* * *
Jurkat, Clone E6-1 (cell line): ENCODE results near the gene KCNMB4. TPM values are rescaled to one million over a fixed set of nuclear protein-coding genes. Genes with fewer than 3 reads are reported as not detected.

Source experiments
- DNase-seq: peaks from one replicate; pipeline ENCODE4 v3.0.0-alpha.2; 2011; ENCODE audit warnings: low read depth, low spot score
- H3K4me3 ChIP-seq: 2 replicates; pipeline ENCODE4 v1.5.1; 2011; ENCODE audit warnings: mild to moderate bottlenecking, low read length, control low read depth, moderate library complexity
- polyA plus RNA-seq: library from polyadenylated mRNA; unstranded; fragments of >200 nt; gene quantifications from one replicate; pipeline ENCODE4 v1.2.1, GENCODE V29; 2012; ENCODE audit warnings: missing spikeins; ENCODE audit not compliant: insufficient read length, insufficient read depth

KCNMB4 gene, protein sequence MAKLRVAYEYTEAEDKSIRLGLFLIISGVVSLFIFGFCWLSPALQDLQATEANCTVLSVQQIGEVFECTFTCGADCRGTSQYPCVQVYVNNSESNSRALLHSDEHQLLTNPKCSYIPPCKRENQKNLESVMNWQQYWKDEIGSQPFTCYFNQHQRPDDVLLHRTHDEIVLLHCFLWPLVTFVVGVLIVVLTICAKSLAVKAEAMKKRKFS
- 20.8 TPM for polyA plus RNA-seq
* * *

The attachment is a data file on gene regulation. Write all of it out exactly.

Jurkat, Clone E6-1 (cell line): ENCODE results near the gene KCNMB4. TPM values are rescaled to one million over a fixed set of nuclear protein-coding genes. Genes with fewer than 3 reads are reported as not detected.

Source experiments
- DNase-seq: peaks from one replicate; pipeline ENCODE4 v3.0.0-alpha.2; 2011; ENCODE audit warnings: low read depth, low spot score
- H3K4me3 ChIP-seq: 2 replicates; pipeline ENCODE4 v1.5.1; 2011; ENCODE audit warnings: mild to moderate bottlenecking, low read length, control low read depth, moderate library complexity
- polyA plus RNA-seq: library from polyadenylated mRNA; unstranded; fragments of >200 nt; gene quantifications from one replicate; pipeline ENCODE4 v1.2.1, GENCODE V29; 2012; ENCODE audit warnings: missing spikeins; ENCODE audit not compliant: insufficient read length, insufficient read depth

KCNMB4 gene, protein sequence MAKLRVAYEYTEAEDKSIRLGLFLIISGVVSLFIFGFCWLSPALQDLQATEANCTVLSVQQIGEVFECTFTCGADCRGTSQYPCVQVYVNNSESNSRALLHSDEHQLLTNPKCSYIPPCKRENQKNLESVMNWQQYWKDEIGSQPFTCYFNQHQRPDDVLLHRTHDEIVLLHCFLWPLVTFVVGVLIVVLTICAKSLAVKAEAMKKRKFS
- 20.8 TPM for polyA plus RNA-seq